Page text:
Despite the slowness with which it was written, and the seeming neglect with which it was permitted to remain unreprinted, Barry Lyndon was to be hailed by competent critics as one of Thackeray’s finest performances, though the author himself seems to have had no strong regard for the story. His daughter has recorded, ‘My father once said to me when I was a girl: “You needn’t read Barry Lyndon, you won’t like it.” Indeed, it is scarcely a book to like, but one to admire and to wonder at for its consummate power and mastery.’ Another novelist, Anthony Trollope, has said of it: ‘In imagination, language, construction, and general literary capacity, Thackeray never did anything more remarkable than Barry Lyndon.’ Mr Leslie Stephen says: ‘All later critics have recognised in this book one of his most powerful performances. In directness and vigour he never surpassed it.’


Chapter I.
My Pedigree and Family. Undergo the Influence of the Tender Passion

Since the days of Adam, there has been hardly a mischief done in this world but a woman has been at the bottom of it. Ever since ours was a family (and that must be very near Adam’s time, — so old, noble, and illustrious are the Barrys, as everybody knows) women have played a mighty part with the destinies of our race.

I presume that there is no gentleman in Europe that has not heard of the house of Barry of Barryogue, of the kingdom of Ireland, than which a more famous name is not to be found in Gwillim or D’Hozier; and though, as a man of the world, I have learned to despise heartily the claims of some pretenders to high birth who have no more genealogy than the lacquey who cleans my boots, and though I laugh to utter scorn the boasting of many of my countrymen, who are all for descending from kings of Ireland, and talk of a domain no bigger than would feed a pig as if it were a principality; yet truth compels me to assert that my family was the noblest of the island, and, perhaps, of the universal world; while their possessions, now insignificant and torn from us by war, by treachery, by the loss of time, by ancestral extravagance, by adhesion to the old faith and monarch, were formerly prodigious, and embraced many counties, at a time when Ireland was vastly more prosperous than now. I would assume the Irish crown over my coat-of-arms, but that there are so many silly pretenders to that distinction who bear it and render it common.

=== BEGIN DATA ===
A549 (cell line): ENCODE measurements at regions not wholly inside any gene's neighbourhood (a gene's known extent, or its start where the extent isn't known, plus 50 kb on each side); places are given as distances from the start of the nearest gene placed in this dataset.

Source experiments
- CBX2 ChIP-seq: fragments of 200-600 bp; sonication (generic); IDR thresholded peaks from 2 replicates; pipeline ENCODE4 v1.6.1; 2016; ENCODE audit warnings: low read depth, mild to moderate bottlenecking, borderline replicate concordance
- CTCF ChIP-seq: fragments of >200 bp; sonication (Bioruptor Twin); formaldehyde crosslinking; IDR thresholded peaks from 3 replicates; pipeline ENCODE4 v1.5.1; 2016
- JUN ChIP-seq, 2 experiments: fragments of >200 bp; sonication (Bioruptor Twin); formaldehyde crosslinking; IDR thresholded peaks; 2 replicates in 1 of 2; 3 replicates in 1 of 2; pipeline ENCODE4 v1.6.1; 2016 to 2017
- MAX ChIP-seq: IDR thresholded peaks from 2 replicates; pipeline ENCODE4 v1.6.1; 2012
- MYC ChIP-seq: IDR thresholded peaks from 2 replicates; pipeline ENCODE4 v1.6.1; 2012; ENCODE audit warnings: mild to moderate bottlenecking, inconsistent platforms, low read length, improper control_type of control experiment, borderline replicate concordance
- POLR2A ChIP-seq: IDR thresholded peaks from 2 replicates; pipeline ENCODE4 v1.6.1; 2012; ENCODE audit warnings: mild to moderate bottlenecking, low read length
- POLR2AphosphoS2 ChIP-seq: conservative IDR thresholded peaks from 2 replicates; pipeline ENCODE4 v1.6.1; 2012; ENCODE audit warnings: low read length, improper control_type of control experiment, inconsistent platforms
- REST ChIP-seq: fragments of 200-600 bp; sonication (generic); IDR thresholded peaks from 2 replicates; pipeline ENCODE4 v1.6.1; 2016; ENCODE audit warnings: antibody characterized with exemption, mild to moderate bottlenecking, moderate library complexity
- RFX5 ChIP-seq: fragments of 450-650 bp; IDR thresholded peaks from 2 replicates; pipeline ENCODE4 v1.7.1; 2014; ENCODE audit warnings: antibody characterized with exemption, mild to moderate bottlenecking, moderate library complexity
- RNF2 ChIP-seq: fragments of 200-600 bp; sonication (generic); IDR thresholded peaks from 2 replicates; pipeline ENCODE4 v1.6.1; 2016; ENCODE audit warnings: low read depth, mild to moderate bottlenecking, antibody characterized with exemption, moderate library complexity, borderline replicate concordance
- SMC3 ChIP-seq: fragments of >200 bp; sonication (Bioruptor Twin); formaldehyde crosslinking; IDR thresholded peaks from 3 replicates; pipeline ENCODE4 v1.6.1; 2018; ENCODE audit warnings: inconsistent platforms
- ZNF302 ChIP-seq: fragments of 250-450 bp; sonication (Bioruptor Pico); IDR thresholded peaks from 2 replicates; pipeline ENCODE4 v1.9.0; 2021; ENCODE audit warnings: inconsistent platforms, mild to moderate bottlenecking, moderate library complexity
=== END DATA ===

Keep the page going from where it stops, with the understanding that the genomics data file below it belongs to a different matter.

Who knows, but for the fault of a woman, I might have been wearing it now? You start with incredulity. I say, why not? Had there been a gallant chief to lead my countrymen, instead or puling knaves who bent the knee to King Richard II., they might have been freemen; had there been a resolute leader to meet the murderous ruffian Oliver Cromwell, we should have shaken off the English for ever. But there was no Barry in the field against the usurper; on the contrary, my ancestor, Simon de Bary, came over with the first-named monarch, and married the daughter of the then King of Munster, whose sons in battle he pitilessly slew.

In Oliver’s time it was too late for a chief of the name of Barry to lift up his war-cry against that of the murderous brewer. We were princes of the land no longer; our unhappy race had lost its possessions a century previously, and by the most shameful treason. This I know to be the fact, for my mother has often told me the story, and besides had worked it in a worsted pedigree which hung up in the yellow saloon at Barryville where we lived.

That very estate which the Lyndons now possess in Ireland was once the property of my race. Rory Barry of Barryogue owned it in Elizabeth’s time, and half Munster beside. The Barry was always in feud with the O’Mahonys in those times; and, as it happened, a certain English colonel passed through the former’s country with a body of men-at-arms, on the very day when the O’Mahonys had made an inroad upon our territories, and carried off a frightful plunder of our flocks and herds.

This young Englishman, whose name was Roger Lyndon, Linden, or Lyndaine, having been most hospitably received by the Barry, and finding him just on the point of carrying an inroad into the O’Mahonys’ land, offered the aid of himself and his lances, and behaved himself so well, as it appeared, that the O’Mahonys were entirely overcome, all the Barrys’ property restored, and with it, says the old chronicle, twice as much of the O’Mahonys’ goods and cattle.